In last week’s article, I spoke about preparing students for careers that don’t yet exist. This week, ISQ released a media article “Australia’s Future Worker will be a Lifetime Learner” https://www.isq.qld.edu.au/publications-resources/posts/australia-s-future-worker-will-be-a-lifetime-learner-isq-state-forum/ The article highlighted that today’s students will not only spend over 30% more of their lifetime learning, they will also focus on learning skills rather than jobs.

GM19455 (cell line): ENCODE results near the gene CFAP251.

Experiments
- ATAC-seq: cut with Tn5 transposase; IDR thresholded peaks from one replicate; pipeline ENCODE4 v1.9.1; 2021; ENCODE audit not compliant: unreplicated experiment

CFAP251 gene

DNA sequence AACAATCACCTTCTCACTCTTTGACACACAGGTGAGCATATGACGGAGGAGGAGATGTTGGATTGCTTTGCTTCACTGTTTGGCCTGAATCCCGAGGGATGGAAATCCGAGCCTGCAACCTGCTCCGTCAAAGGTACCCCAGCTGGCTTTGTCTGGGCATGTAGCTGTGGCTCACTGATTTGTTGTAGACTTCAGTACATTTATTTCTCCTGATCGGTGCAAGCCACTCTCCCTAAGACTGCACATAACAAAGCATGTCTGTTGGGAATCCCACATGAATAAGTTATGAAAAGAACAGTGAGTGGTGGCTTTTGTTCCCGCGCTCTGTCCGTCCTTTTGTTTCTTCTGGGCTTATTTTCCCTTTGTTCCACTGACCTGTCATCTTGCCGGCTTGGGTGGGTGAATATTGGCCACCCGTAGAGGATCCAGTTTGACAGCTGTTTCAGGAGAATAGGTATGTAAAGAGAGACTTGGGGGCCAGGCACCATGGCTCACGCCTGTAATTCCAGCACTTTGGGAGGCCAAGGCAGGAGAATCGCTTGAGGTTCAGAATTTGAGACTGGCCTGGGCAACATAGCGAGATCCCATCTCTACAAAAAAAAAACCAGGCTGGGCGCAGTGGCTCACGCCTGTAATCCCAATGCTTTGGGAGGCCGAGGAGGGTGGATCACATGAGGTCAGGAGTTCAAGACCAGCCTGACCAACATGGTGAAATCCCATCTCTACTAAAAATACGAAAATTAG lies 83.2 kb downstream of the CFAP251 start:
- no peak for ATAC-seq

One of the essential 21st century skills they will need is creativity. Creativity is foundational to the Australian Curriculum, which students study until Year 10. ACARA states, “Responding to the challenges of the twenty-first century – with its complex environmental, social and economic pressures – requires young people to be creative, innovative, enterprising and adaptable, with the motivation, confidence and skills to use critical and creative thinking purposefully”. Creative thinking, which includes the skill of creativity, is also one of the capabilities students will need when they study for the Queensland Certificate of Education (QCE) in Years 11 and 12. The QCAA believes “21st century skills will help prepare Queensland students by giving them the knowledge, skills and confidence they need to be equipped for the demands of higher education, work and life, and to participate effectively in the community and the economy in a complex and rapidly changing world”.